The Procedure For Permanent Pain Pump Implantation
An intrathecal pain pump distributes medication directly to the fluid encased around the spinal cord. Medicating the pain receptors near the spine interrupts pain signals sent to the brain which reduces the perception of pain.
In the initial stage of the implantation, the individual is given local or general anesthesia. A surgeon then places a narrow tube, or catheter, into the fluid-filled area surrounding the spinal cord. A small pump is surgically implanted under the skin near the abdominal wall, and the pump and catheter are connected. Medication is injected into the pump by a physician; it is then sent from the pump to the catheter. The implantation process takes approximately 1 to 2 hours, and most people are able to return home the same day.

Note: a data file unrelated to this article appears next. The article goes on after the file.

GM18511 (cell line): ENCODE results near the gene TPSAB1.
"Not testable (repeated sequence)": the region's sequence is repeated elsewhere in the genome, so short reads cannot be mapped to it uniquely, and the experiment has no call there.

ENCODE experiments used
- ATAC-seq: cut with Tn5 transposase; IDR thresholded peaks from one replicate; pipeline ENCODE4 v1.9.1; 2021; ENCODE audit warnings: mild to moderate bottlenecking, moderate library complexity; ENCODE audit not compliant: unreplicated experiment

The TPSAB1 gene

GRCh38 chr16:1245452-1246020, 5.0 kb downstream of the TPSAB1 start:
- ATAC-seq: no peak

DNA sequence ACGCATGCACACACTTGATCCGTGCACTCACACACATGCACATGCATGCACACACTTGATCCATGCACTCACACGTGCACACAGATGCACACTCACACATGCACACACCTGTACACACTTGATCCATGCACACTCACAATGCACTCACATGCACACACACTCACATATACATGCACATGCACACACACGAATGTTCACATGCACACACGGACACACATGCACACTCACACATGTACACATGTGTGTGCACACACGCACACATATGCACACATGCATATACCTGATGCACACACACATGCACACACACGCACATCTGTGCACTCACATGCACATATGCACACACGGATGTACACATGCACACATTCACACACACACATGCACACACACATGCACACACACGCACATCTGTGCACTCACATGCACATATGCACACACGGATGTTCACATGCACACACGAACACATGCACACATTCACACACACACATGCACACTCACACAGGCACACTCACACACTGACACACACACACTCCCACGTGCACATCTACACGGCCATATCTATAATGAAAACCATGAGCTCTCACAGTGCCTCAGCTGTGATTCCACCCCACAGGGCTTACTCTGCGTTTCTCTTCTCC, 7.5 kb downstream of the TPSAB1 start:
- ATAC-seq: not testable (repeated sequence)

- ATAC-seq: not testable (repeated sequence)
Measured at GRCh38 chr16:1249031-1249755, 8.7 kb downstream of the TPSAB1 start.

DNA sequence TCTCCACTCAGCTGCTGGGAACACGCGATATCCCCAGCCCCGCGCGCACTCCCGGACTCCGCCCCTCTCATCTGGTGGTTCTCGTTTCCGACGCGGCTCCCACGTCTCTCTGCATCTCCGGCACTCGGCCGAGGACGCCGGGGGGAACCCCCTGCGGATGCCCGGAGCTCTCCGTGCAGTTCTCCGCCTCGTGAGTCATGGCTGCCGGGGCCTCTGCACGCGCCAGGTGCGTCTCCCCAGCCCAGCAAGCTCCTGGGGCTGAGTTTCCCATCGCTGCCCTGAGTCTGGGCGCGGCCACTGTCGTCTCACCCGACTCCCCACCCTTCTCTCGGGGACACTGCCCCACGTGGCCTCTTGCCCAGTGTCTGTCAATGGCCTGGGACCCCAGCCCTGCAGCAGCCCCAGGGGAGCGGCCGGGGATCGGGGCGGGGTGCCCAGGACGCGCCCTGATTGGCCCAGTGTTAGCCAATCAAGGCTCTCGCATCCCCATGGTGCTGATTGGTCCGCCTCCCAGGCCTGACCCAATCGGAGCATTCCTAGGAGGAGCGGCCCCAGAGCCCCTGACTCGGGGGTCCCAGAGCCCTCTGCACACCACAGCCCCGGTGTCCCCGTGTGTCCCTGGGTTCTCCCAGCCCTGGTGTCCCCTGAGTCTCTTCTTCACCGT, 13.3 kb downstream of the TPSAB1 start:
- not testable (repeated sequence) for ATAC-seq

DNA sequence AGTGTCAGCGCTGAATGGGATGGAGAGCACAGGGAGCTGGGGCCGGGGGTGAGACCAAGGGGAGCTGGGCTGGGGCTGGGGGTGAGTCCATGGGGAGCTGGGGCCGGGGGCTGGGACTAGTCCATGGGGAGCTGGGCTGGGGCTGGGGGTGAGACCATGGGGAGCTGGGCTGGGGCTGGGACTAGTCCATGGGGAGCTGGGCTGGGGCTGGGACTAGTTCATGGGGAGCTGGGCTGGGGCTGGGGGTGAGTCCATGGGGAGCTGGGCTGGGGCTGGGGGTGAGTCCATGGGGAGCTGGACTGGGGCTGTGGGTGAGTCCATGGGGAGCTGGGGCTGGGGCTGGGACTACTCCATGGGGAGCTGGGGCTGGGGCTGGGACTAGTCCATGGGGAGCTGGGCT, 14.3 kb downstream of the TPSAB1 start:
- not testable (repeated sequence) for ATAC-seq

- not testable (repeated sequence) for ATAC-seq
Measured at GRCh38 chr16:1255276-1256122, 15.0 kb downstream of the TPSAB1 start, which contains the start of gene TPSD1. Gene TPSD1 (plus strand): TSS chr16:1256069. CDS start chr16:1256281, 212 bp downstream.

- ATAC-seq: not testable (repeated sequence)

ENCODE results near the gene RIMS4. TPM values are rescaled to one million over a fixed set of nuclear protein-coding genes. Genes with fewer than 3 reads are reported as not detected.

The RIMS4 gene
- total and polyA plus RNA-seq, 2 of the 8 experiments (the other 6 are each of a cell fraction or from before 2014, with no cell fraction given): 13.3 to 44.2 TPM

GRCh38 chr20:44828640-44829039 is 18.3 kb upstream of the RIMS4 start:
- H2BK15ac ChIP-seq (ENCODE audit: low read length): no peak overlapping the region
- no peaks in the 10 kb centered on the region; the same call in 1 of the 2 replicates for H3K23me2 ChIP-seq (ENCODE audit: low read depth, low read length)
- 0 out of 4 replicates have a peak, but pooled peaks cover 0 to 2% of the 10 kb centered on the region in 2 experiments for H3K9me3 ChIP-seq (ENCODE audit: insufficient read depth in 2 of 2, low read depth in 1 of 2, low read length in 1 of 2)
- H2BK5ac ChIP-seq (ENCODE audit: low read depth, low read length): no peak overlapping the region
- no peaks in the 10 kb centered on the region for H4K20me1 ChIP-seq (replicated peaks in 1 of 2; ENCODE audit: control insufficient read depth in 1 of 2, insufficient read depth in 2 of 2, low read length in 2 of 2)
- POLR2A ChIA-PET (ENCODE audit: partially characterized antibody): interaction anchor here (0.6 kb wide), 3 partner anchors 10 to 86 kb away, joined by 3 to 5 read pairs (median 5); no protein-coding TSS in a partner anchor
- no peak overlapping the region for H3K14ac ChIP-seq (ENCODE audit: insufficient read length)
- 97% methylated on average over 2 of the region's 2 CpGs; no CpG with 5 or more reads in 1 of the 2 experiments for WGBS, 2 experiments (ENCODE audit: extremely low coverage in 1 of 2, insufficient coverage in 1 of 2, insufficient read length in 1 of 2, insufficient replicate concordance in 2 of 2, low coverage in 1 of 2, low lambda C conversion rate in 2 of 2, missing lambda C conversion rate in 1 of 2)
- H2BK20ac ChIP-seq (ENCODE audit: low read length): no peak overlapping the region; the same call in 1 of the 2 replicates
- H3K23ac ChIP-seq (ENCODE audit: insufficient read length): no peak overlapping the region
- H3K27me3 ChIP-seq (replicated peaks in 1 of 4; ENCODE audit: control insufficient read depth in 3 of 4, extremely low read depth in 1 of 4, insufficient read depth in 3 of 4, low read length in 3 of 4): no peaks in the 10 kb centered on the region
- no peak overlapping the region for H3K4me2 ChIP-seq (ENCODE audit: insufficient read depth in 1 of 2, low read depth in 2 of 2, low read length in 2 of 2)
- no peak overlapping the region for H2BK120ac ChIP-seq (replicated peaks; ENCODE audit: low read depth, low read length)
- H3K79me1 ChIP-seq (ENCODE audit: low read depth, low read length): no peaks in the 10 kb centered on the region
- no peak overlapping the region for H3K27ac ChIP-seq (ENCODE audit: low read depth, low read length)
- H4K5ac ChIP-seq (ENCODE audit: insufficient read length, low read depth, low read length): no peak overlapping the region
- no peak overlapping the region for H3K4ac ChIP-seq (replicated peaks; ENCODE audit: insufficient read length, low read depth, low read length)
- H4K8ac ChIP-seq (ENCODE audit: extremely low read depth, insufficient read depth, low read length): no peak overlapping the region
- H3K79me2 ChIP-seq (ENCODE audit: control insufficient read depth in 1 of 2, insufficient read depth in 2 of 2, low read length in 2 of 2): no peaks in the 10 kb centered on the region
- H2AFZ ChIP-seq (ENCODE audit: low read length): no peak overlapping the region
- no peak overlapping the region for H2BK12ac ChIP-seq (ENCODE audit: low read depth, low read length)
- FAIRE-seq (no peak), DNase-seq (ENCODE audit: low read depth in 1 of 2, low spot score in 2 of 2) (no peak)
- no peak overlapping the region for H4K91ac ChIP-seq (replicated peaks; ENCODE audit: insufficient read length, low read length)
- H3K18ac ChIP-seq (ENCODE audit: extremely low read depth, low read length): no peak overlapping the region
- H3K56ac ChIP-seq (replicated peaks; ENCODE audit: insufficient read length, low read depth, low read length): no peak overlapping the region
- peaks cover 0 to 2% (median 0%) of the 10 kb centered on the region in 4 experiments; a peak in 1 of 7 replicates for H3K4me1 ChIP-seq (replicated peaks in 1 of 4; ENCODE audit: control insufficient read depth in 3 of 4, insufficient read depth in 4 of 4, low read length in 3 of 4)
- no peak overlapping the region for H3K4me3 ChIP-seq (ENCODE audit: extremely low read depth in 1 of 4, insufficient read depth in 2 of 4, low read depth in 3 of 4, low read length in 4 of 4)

Morphine is one medication commonly used with a pain pump. Generally, a physician will inject the pump with medication on a monthly basis. The pumps are designed so that the timing of medication release can meet specific individualized needs. More than one medication can be added to the pump, if needed. This could include an opioid, non-opioid based medication or a local anesthetic to treat neuropathic pain. Morphine (an opioid) and ziconotide (a non-opioid based medication) are approved by the U.S. Food and Drug Administration for continuous delivery in a pain pump to treat patients with chronic pain.
By targeting specific pain receptors, a substantially lower dose of medication can be used in a pain pump in comparison to taking pain medication orally. This reduces the risk of medication side effects. Though pain pumps do not eliminate pain completely, oftentimes, they offer a significant reduction in pain.